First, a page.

Differential Calculus Based on the Double Contradiction  [PDF]
Kazuhiko Kotani
Open Journal of Philosophy (OJPP) , 2016, DOI: 10.4236/ojpp.2016.64039
Abstract: The derivative is a basic concept of differential calculus. However, if we calculate the derivative as change in distance over change in time, the result at any instant is 0/0, which seems meaningless. Hence, Newton and Leibniz used the limit to determine the derivative. Their method is valid in practice, but it is not easy to intuitively accept. Thus, this article describes the novel method of differential calculus based on the double contradiction, which is easier to accept intuitively. Next, the geometrical meaning of the double contradiction is considered as follows. A tangent at a point on a convex curve is iterated. Then, the slope of the tangent at the point is sandwiched by two kinds of lines. The first kind of line crosses the curve at the original point and a point to the right of it. The second kind of line crosses the curve at the original point and a point to the left of it. Then, the double contradiction can be applied, and the slope of the tangent is determined as a single value. Finally, the meaning of this method for the foundation of mathematics is considered. We reflect on Dehaene’s notion that the foundation of mathematics is based on the intuitions, which evolve independently. Hence, there may be gaps between intuitions. In fact, the Ancient Greeks identified inconsistency between arithmetic and geometry. However, Eudoxus developed the theory of proportion, which is equivalent to the Dedekind Cut. This allows the iteration of an irrational number by rational numbers as precisely as desired. Simultaneously, we can define the irrational number by the double contradiction, although its existence is not guaranteed. Further, an area of a curved figure is iterated and defined by rectilinear figures using the double contradiction.
What Is Number?  [PDF]
Kazuhiko Kotani
Open Journal of Philosophy (OJPP) , 2017, DOI: 10.4236/ojpp.2017.72008
Abstract: What is number? This question is difficult to answer. Because the number is one of the most basic concepts, it is difficult to define the natural number with other concepts. Still, this problem is worth trying to answer. Now, everything is digitized and processed on computer. The importance of the number is increasing day by day. Now is time to consider what number is. Throughout the history of humankind, the ancient Greeks considered this question most profoundly. In particular, Plato defined the natural number one. The natural number one is equal, invariable and indivisible. These properties are intuitively acceptable. However, we have never seen or touched the natural number one itself. How can we know it? Socrates said that we know it before birth. This claim is called anamnesis. In this paper, we use a method, in which Socrates’ anamnesis is studied by the contemporary science. From a modern viewpoint, we could take Socrates’ anamnesis to mean that the natural number one is written in our genes. This article considers whether there is a biological entity corresponding to the natural number one. As a result, we find that a life itself is the prototype of the natural number one, and then properties of life make a critical base of DNA similar to the natural number one through natural selection. A life is an integrated and indivisible system, which resists the law of entropy. Furthermore, the basic properties of life enable natural selection, which conserves genetic information despite the law of entropy. The source of the power, which enables life to resist the law of entropy, is the genetic information. In conclusion, a life is a prototype of the natural number one. Furthermore, a life recognizes nature using natural numbers and resists the law of entropy using natural numbers.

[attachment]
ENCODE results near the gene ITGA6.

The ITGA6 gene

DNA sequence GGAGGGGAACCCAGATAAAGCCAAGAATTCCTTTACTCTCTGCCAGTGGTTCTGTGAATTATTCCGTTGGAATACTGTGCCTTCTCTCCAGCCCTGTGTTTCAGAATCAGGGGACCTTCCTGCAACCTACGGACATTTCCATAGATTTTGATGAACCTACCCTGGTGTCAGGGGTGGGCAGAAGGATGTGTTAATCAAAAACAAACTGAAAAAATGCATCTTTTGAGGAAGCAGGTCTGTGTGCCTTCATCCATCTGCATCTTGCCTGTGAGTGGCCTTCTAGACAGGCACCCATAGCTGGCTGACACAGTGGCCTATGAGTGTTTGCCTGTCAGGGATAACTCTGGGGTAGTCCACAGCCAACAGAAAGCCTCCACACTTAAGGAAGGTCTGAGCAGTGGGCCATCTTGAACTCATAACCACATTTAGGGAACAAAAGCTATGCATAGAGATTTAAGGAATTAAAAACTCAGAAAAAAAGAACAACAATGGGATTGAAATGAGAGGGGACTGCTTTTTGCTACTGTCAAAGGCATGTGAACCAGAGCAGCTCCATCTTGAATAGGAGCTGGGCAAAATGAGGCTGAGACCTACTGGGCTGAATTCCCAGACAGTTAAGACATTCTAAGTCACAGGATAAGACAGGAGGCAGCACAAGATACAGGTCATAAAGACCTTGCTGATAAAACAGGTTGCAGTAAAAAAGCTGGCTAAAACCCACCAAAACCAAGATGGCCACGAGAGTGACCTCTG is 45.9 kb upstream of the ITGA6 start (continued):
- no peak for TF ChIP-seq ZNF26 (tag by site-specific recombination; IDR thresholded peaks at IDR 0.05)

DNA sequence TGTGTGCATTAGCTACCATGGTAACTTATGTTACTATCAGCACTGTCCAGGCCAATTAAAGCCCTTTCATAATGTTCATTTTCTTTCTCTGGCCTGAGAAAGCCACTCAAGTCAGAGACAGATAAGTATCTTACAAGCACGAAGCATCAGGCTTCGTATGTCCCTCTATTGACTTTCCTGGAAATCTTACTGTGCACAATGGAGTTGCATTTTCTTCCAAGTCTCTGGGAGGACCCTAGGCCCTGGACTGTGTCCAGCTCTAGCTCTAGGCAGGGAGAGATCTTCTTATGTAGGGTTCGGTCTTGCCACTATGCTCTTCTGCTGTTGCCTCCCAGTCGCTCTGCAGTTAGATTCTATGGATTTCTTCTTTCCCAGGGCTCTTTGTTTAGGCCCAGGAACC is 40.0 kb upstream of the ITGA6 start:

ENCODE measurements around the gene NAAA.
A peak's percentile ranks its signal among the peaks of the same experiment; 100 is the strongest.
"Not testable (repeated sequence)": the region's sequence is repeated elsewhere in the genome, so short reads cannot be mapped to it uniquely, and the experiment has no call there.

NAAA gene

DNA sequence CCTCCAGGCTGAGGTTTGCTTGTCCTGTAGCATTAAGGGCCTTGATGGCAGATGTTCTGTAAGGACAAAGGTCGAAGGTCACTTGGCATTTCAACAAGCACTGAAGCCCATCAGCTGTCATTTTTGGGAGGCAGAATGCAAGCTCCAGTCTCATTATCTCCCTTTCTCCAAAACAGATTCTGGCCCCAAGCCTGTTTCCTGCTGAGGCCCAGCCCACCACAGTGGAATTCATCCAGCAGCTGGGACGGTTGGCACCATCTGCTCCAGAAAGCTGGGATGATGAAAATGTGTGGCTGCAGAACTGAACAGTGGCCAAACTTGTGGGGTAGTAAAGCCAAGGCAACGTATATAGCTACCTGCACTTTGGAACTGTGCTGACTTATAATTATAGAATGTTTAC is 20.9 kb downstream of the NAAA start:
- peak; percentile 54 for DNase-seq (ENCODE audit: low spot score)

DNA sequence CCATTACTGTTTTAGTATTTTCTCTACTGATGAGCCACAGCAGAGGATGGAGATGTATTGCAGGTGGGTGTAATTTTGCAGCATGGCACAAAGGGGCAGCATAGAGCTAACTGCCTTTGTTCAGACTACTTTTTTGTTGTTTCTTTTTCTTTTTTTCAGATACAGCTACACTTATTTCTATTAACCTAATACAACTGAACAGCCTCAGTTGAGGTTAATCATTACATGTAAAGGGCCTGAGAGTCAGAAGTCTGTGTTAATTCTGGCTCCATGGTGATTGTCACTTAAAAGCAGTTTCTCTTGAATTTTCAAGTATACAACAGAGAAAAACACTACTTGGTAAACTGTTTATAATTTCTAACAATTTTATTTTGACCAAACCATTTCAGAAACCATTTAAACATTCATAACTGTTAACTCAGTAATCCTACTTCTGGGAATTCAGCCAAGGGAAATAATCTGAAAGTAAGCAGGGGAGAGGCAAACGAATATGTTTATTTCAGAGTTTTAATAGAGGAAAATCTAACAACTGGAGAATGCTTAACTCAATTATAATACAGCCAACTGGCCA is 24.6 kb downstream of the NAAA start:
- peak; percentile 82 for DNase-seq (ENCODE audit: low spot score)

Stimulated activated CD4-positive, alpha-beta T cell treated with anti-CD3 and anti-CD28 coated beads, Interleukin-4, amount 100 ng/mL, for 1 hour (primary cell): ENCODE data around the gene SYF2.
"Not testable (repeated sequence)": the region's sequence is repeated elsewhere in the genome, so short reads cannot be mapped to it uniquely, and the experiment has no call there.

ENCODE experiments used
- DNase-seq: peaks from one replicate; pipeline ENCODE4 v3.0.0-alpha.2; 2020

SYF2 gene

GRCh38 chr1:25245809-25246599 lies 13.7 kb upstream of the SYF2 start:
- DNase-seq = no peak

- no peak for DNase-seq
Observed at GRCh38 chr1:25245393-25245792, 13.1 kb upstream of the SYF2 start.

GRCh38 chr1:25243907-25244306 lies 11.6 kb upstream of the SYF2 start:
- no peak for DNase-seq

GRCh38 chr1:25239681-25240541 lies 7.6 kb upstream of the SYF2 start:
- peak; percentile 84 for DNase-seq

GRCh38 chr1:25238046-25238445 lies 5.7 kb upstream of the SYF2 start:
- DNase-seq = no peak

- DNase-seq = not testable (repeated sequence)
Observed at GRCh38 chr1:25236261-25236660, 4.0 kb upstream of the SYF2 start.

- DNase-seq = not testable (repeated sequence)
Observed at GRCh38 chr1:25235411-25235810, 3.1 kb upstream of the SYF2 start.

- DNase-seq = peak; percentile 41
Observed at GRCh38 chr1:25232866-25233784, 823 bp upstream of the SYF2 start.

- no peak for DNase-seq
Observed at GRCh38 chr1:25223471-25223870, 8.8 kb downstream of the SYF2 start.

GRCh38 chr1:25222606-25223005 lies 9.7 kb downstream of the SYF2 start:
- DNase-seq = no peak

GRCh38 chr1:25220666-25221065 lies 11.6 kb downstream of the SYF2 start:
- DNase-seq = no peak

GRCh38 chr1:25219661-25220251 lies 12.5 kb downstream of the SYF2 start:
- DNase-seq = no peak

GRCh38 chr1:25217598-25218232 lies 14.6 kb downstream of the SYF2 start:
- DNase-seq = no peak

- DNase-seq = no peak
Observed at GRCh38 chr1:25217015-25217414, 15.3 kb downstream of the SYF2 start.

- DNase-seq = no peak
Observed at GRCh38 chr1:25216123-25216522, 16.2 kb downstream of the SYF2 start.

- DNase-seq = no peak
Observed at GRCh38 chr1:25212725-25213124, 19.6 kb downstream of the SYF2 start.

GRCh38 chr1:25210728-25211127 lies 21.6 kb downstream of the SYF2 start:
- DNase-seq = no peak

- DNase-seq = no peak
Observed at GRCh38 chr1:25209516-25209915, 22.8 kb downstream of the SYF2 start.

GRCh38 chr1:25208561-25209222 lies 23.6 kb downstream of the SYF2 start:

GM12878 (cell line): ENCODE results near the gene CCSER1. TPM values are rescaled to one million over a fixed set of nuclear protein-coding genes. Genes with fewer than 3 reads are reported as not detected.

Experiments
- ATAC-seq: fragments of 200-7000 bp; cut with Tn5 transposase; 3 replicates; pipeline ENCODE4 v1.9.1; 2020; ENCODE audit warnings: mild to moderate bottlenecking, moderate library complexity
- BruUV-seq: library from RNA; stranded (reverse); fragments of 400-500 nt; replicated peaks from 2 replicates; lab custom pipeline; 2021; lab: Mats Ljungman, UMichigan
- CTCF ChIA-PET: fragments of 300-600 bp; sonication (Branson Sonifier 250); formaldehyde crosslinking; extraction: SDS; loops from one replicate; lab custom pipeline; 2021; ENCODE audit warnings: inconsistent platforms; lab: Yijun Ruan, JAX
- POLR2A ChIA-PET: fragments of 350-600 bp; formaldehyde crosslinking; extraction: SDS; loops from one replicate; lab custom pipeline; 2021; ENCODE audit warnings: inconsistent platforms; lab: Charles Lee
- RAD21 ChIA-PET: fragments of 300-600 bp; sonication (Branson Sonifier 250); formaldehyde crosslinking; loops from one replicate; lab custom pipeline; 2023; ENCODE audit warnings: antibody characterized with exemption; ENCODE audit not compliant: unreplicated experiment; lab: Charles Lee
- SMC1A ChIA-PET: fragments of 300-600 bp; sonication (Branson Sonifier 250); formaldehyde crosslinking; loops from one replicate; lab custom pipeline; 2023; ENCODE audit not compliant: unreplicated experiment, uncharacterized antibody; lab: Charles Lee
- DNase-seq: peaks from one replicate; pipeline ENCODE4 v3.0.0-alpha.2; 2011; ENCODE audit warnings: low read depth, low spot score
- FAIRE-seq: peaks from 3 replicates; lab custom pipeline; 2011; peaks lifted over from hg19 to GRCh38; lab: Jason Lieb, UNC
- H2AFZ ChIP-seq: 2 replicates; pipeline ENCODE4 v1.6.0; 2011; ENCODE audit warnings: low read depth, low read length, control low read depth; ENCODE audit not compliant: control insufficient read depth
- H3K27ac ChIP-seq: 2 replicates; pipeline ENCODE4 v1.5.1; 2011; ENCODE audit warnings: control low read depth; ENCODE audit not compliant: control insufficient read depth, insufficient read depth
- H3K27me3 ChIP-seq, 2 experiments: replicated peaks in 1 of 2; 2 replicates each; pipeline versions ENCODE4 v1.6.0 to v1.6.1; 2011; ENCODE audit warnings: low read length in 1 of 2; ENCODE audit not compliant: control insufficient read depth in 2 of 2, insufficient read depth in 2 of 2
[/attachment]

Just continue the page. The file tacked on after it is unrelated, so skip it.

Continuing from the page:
Comparison of the Sampling Efficiency in Spatial Autoregressive Model  [PDF]
Yoshihiro Ohtsuka, Kazuhiko Kakamu
Open Journal of Statistics (OJS) , 2015, DOI: 10.4236/ojs.2015.51002
Abstract: A random walk Metropolis-Hastings algorithm has been widely used in sampling the parameter of spatial interaction in spatial autoregressive model from a Bayesian point of view. In addition, as an alternative approach, the griddy Gibbs sampler is proposed by [1] and utilized by [2]. This paper proposes an acceptance-rejection Metropolis-Hastings algorithm as a third approach, and compares these three algorithms through Monte Carlo experiments. The experimental results show that the griddy Gibbs sampler is the most efficient algorithm among the algorithms whether the number of observations is small or not in terms of the computation time and the inefficiency factors. Moreover, it seems to work well when the size of grid is 100.